Elimination of the efficacy requirement would give patients, rather than the FDA, the ultimate responsibility of deciding which drugs to try…To be sure, some sick individuals would try ineffective treatments that would otherwise have been prevented from reaching market under present FDA regulations. But the quantity of reliable health information now available with only a little initiative is many times greater than when the efficacy standard was introduced four decades ago.
Dan Klein and I have written extensively on this issue at our web site, FDAReview.org, and in our latest paper Do Off Label Drug Practices Argue Against FDA Efficacy Requirements?
Those who grew up in East Germany seem to have a harder time cottoning to the realities of capitalism:
We analyze the long-term effects of living under communism and its anticapitalist doctrine on households’ financial investment decisions and attitudes towards financial markets. Utilizing comprehensive German brokerage data and bank data, we show that, decades after Reunification, East Germans still invest significantly less in the stock market than West Germans. Consistent with communist friends-and-foes propaganda, East Germans are more likely to hold stocks of companies from communist countries (China, Russia, Vietnam) and of state-owned companies, and are unlikely to invest in American companies and the financial industry. Effects are stronger for individuals exposed to positive “emotional tagging,” e.g., those living in celebrated showcase cities. Effects reverse for individuals with negative experiences, e.g., environmental pollution, religious oppression, or lack of (Western) TV entertainment. Election years trigger further divergence of East and West Germans. We provide evidence of negative welfare consequences due to less diversified portfolios, higher-fee products, and lower risk-adjusted returns.
That is from a new NBER paper by Christine Laudenbach, Ulrike Malmendier, and Alexandra Niessen-Ruenzi.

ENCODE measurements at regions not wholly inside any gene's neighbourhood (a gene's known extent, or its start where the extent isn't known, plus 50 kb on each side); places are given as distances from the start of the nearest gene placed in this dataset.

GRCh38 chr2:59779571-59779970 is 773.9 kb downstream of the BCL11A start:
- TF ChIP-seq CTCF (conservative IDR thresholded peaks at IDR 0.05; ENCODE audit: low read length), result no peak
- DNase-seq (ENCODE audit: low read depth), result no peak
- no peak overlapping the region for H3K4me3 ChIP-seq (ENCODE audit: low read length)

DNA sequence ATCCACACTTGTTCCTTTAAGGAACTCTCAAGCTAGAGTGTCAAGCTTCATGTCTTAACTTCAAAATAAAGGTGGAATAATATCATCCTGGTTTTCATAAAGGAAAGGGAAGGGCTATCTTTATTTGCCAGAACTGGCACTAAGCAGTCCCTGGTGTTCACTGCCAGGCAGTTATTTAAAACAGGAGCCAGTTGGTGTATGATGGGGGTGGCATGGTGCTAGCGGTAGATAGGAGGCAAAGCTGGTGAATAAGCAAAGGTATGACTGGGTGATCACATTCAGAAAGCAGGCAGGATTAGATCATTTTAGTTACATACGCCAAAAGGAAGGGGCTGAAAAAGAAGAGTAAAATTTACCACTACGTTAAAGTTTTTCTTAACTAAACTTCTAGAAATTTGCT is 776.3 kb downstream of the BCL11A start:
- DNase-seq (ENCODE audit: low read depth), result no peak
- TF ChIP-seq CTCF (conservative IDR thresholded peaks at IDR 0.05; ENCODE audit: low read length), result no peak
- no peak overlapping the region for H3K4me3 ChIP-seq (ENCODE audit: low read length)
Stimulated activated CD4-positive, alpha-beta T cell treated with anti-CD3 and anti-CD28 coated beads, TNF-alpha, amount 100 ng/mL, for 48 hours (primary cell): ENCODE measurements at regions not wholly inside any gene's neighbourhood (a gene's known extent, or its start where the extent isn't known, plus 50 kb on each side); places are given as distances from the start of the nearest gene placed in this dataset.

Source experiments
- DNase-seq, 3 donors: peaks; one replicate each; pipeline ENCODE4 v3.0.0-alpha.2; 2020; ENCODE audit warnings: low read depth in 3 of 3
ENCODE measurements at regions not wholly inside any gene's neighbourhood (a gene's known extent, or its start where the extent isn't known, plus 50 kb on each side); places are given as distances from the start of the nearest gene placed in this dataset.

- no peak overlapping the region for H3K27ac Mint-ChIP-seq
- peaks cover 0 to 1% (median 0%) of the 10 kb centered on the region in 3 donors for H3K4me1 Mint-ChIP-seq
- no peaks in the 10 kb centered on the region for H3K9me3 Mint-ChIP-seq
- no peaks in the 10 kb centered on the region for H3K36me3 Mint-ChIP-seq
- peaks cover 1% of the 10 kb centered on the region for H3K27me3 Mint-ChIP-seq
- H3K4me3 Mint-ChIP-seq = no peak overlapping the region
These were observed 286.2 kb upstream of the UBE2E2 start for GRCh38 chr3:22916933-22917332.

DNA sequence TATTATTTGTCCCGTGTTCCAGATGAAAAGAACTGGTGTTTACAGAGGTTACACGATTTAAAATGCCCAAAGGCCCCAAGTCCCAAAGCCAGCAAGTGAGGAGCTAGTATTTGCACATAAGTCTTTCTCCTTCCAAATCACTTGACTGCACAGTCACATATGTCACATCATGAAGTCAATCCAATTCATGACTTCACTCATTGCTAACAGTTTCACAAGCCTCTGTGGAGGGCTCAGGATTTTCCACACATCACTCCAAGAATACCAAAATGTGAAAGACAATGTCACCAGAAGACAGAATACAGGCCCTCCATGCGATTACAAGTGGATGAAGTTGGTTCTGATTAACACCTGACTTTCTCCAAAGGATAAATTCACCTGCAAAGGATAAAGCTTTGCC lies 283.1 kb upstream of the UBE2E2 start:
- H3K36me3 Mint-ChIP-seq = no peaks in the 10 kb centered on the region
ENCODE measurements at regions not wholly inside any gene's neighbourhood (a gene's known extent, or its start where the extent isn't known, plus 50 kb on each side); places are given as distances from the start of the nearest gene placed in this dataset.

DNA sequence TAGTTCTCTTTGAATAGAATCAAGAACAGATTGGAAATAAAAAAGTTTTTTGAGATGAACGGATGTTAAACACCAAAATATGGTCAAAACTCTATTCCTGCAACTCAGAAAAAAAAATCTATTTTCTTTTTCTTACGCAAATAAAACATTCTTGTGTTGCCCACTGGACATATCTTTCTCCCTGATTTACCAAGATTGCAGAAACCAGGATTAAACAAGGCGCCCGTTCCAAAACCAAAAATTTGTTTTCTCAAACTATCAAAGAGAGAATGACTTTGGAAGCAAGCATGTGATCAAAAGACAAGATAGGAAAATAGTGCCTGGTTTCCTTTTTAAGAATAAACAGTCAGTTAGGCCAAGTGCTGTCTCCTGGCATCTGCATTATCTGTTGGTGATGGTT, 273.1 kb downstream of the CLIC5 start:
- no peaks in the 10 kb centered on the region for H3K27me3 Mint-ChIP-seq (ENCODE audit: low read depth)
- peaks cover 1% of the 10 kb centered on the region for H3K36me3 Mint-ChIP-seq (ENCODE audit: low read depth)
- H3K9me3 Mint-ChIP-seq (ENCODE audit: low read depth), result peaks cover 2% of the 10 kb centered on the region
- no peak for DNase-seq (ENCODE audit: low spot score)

But if you are looking for a contrary point of view, consider this new paper by Sascha O. Becker, Lukas Mergele, and Ludger Woessmann:
German separation in 1949 into a communist East and a capitalist West and their reunification in 1990 are commonly described as a natural experiment to study the enduring effects of communism. We show in three steps that the populations in East and West Germany were far from being randomly selected treatment and control groups. First, the later border is already visible in many socio-economic characteristics in pre-World War II data. Second, World War II and the subsequent occupying forces affected East and West differently. Third, a selective fifth of the population fled from East to West Germany before the building of the Wall in 1961. In light of our findings, we propose a more cautious interpretation of the extensive literature on the enduring effects of communist systems on economic outcomes, political preferences, cultural traits, and gender roles
That said, I still believe that communism really matters, and durably so, even if the longer history matters all the more so. And now there is yet another paper on East Germany and political path dependence, by Luis R. Martinez, Jonas Jessen, and Guo Xu:
This paper studies costly political resistance in a non-democracy. When Nazi Germany surrendered in May 1945, 40% of the designated Soviet occupation zone was initially captured by the western Allied Expeditionary Force. This occupation was short-lived: Soviet forces took over after less than two months and installed an authoritarian regime in what became the German Democratic Republic (GDR). We exploit the idiosyncratic line of contact separating Allied and Soviet troops within the GDR to show that areas brieﬂy under Allied occupation had higher incidence of protests during the only major episode of political unrest in the GDR before its demise in 1989 – the East German Uprising of 1953. These areas also exhibited lower regime support during the last free elections in 1946. We argue that even a “glimpse of freedom” can foster civilian opposition to dictatorship.
I take the core overall lesson to be that the eastern parts of Germany will experience significant problems for some time to come.
And speaking of communist persistence, why is it again that Eastern Europe is doing so well against Covid-19? Belarus is an extreme case, with hardly any restrictions on activity, and about 14,000 cases and 89 deaths. You might think that is a cover-up, but the region as a whole has been quite robust and thus it is unlikely to be a complete illusion. And no, it doesn’t seem to be a BCG effect.
Does communism mean there is less of a culture of consumption and thus people find it easier to just stay at home voluntarily? Or have all those weird, old paranoid communist pandemic ministries persisted and helped with the planning? Or what?
Double credit on this one to both Kevin Lewis and Samir Varma, neither less excellent in his conjunction with the other.